Injuries and the wrong kind of small ball

by

AT&T CENTER — Size remains a premium in the NBA, even as the league trends smaller and quicker. Since their first round playoff loss to the Memphis Grizzlies, the San Antonio Spurs have been perceived as especially vulnerable to teams with large frontlines.

While head coach Gregg Popovich continues to audition frontcourt partners for Tim Duncan—with Matt Bonner making a case for more playing time last night—the Spurs had quietly upgraded and deployed size in less obvious ways than bringing in another seven-foot shot blocker.

In trading George Hill for Kawhi Leonard and bringing back Stephen Jackson, gone were the days of three guard lineups that stressed the Spurs defensive rotations against any team with even a modicum of size on the wings. With two oversized wings, the Spurs had an endless amount of roster versatility at their disposal and a framework for better defense.

“With length at the two and three positions, often times can lend itself to a little bit better overall defense,” Popovich said a season ago. “More deflections, more contested shots, better rebounding, crowding the court a little bit more. All kinds of little things that add up to big things can happen with bigger people.”

With Stephen Jackson out for a 4-6 weeks with a broken finger, and Kawhi Leonard expected to be out for two weeks, the Spurs figure to be hurting for size.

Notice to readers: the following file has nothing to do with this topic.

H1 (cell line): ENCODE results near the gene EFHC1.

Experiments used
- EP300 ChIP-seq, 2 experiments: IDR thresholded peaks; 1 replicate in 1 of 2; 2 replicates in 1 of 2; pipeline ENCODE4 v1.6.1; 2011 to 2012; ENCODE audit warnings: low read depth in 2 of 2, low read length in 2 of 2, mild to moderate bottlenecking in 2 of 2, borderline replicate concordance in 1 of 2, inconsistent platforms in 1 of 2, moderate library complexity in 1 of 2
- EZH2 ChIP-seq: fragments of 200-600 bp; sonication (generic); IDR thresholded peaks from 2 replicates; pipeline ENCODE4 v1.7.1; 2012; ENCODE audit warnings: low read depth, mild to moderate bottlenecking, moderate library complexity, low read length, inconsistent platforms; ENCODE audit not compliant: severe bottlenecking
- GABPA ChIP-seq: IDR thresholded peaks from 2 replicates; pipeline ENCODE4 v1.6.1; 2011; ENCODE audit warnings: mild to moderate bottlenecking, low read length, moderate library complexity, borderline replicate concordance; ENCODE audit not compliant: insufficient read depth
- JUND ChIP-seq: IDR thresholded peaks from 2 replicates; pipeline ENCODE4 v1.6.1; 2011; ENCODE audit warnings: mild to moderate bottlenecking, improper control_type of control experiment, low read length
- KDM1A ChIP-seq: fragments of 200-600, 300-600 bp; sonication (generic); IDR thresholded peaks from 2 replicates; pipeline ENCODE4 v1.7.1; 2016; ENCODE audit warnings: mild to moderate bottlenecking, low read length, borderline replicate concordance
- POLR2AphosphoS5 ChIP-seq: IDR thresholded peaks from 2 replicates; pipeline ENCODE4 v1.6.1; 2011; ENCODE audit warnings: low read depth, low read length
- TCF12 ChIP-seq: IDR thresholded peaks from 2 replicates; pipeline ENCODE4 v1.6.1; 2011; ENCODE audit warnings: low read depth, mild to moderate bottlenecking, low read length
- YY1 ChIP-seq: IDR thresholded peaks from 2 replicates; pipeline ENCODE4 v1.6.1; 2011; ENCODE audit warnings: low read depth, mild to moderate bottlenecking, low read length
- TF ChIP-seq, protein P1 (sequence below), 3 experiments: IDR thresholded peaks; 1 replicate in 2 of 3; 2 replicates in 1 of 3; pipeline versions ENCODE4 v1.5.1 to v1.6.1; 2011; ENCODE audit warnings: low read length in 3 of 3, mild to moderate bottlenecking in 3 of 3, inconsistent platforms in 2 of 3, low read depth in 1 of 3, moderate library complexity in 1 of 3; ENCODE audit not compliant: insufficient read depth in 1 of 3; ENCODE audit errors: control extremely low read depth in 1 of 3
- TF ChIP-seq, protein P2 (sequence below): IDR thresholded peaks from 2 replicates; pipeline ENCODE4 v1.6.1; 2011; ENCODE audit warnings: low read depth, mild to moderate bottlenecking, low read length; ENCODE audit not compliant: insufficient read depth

“It’s difficult to lose any player, especially if you lost your starting small forward a couple of games before,” Manu Ginobili said when asked about Jackson’s injury after the game. “We’re going to be shorthanded for a while and we’ll have to figure it out. It’s going to be hard but it’s a good test for us.”

Against the Los Angeles Clippers the Spurs failed that test. While the initial defense remained stout in the fourth quarter, forcing the Clippers into a number of difficult, contested shots, any defensive rotation from the frontcourt left the Spurs vulnerable on the glass—which the Clippers exploited to great effect.

It remains to be seen what the rotation will look like without a true small forward on the roster, but their absences are sure to trickle down through the entire roster.

Outside of Tim Duncan, the Spurs frontline is largely a finesse group. For any team that employs poor-to-average-at-best defensive rebounders in DeJuan Blair, Boris Diaw, Tiago Splitter, or Matt Bonner, rebounding from the wings is a must.

Leonard and Jackson’s length allowed Popovich to deploy a number of different frontcourt combinations that helped minimize their diverse big rotation’s weaknesses. Jackson and Leonard’s long arms helped deflect interior passes, contest shots at the rim, and more importantly, ended defensive rotations with a box out or rebound.

Without them, the Spurs have their work cut out for them.

“We’re going to have to be more aggressive, rotations are going to have to be there, and all five are going to have to go to the boards,” Ginobili said. “Kawhi and Jack are long and strong at that position, and that really helps us in that regard.”